Tuesday, August 31, 2010


I forgot to send my grandmother her birthday card. I’ve become too busy to drop a card to my grandmother two days before her birthday. Most family members I send an e-card to them right around the day of their birthday is cheaper and more earth-friendly that way. However, it is also further proof to me that the art of letter writing is dying.

I have actually been thinking about this a lot lately. With my purchase of an iPhone, my parents learning how to text message, and emailing sometimes being a faster way to get a hold of some one than calling them we are more connected than ever these days. But the passion seems to have fallen out of those communications. It’s everyday and mundane, but we love it. Call me nostalgic, but I like going out to my mail box to find more than bills and junk.

When I was in high school I had a few pen pals. People I’d met at different functions and wrote back and forth with about monthly. This was in the late ‘90s when internet was starting to become a normal thing in the American household and I could have just as easily written emails back and forth but it wouldn’t have been the same. There’s something that goes in to sitting down and writing a letter to some one: picking out the stationary, what pen you’ll use, what you are and aren’t going to mention. There is so much more effort in that then writing 140 characters or less about your morning coffee. And really, if you think about it, not many people care about the mundane day to day things that we do in our life. In fact, there’s a line that we cross all too frequently in our over connectedness.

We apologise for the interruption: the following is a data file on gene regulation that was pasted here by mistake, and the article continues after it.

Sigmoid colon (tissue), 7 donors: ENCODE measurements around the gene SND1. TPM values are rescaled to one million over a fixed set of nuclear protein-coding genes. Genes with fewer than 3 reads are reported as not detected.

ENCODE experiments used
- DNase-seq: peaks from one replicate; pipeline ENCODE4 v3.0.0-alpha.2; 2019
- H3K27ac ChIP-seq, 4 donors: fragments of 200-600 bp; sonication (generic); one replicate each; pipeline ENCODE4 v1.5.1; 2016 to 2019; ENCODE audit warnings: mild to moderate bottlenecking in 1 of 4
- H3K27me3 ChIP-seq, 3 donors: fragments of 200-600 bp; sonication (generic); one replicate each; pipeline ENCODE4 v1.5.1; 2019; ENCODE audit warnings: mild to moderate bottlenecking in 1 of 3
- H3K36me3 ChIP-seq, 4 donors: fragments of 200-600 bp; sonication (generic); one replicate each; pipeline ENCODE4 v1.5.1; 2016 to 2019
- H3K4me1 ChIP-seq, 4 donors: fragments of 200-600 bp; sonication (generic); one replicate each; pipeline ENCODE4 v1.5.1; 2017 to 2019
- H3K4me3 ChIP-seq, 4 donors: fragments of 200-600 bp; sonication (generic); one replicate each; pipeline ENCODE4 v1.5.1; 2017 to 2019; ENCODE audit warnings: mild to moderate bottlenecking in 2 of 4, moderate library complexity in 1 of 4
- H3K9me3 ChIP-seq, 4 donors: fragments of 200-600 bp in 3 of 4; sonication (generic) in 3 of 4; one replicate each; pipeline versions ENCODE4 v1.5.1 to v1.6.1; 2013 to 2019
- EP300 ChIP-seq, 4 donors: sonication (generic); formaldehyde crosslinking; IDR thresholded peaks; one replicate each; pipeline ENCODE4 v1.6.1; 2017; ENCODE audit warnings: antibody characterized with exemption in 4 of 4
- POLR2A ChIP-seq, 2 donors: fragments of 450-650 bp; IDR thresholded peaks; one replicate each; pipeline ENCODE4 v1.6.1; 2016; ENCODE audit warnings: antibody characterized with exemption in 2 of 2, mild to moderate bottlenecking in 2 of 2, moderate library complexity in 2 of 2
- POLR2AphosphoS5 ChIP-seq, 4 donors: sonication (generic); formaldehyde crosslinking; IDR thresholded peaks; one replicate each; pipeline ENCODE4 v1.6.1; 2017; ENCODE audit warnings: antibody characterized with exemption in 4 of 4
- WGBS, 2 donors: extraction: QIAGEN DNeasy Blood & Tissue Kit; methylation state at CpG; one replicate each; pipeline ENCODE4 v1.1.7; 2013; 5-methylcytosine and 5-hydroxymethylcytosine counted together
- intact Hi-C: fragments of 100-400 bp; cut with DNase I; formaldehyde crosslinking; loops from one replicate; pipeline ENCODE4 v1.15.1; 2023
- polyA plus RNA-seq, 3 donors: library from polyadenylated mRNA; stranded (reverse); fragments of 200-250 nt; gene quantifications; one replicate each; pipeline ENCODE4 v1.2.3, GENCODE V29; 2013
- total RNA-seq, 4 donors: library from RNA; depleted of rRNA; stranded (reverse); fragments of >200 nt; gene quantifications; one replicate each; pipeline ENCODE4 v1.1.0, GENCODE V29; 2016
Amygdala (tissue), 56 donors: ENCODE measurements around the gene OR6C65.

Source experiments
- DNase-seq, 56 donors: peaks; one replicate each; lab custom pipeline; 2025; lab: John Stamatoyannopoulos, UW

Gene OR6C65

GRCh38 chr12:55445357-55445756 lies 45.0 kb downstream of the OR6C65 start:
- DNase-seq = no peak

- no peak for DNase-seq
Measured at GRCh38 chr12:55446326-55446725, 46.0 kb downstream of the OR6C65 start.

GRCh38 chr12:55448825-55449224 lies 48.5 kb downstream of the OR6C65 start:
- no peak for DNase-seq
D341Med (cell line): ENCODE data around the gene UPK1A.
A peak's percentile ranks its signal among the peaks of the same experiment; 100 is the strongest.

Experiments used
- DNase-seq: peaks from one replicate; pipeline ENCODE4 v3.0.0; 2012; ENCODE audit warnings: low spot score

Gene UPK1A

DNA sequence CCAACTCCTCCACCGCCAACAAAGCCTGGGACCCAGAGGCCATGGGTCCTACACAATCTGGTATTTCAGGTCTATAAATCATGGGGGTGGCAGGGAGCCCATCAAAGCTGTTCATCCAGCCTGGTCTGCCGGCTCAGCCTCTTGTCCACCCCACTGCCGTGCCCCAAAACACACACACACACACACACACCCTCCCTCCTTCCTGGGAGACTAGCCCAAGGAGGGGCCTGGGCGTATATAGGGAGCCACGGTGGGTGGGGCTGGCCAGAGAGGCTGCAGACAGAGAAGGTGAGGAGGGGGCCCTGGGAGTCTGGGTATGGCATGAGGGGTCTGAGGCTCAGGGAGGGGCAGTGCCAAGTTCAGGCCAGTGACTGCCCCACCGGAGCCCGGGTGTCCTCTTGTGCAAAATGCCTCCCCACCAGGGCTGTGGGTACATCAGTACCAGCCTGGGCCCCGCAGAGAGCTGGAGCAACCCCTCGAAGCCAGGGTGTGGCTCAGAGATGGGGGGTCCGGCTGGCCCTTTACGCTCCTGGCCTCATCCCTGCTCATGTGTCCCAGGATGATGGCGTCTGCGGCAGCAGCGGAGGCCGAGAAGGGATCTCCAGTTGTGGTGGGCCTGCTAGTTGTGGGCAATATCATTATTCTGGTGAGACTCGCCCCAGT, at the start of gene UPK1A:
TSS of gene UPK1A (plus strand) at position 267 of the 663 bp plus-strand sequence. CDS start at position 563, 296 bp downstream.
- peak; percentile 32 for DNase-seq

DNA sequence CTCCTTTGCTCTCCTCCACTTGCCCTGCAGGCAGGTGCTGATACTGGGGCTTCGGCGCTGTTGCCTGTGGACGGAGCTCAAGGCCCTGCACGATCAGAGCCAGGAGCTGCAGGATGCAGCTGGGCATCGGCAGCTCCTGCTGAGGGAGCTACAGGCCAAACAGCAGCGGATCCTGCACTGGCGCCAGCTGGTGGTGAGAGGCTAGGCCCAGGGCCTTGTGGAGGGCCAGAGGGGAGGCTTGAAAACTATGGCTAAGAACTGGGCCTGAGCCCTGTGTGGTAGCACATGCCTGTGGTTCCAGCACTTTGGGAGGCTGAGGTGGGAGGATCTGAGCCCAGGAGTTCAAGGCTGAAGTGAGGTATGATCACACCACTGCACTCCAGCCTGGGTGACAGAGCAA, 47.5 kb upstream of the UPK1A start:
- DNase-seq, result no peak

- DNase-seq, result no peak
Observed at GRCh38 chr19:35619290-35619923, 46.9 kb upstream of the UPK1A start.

I’m not saying that I want to go back to a day when letter writing was the main form of communication, I would just like to revive the hand-written word. It shouldn’t be a dying art, but sadly it is.

Thursday, August 12, 2010


When I arrived home last night my house had changed from Pepto-Bismol pink to a relaxing sky blue. I never realized how much I hated that our house was pink until that transformation occurred.

Hubby and I moved in to our current home about two and a half years ago. We bought the pink house on short sale because the house was great and all it would take was some paint to change one of the few things we didn’t like. A quick fix. Time, as it always does, intervened. More important things came up between moving in to the house and present day that the exterior color of the house became less a priority. Finally, with the wood siding exposing more of itself, and the shabbiness of the pink paint becoming more apparent we booked a painter.

The thought of changing the feel of the exterior completely nearly made Hubby and I giddy as we walked in to the paint store to face the overwhelming wall of paint chips. It took us half an hour and thirty or so paint chips held under various lights to decide between two colors. A light true-blue and a light shade of blue-gray. We took home sample sizes of each to paint on the side of the house. After a week at the coast, and realizing we live in Oregon where the sky is a shade of gray for most of the year, we decided on the light true-blue or “Respite”.

It’s true that if you change the color of something it will illicit a different reaction. Now, when I pull into my driveway and look up at my house I don’t loathe the look of it. I look at my home and my shoulders relax a little and as I pull my car in to the garage I begin to enjoy my respite.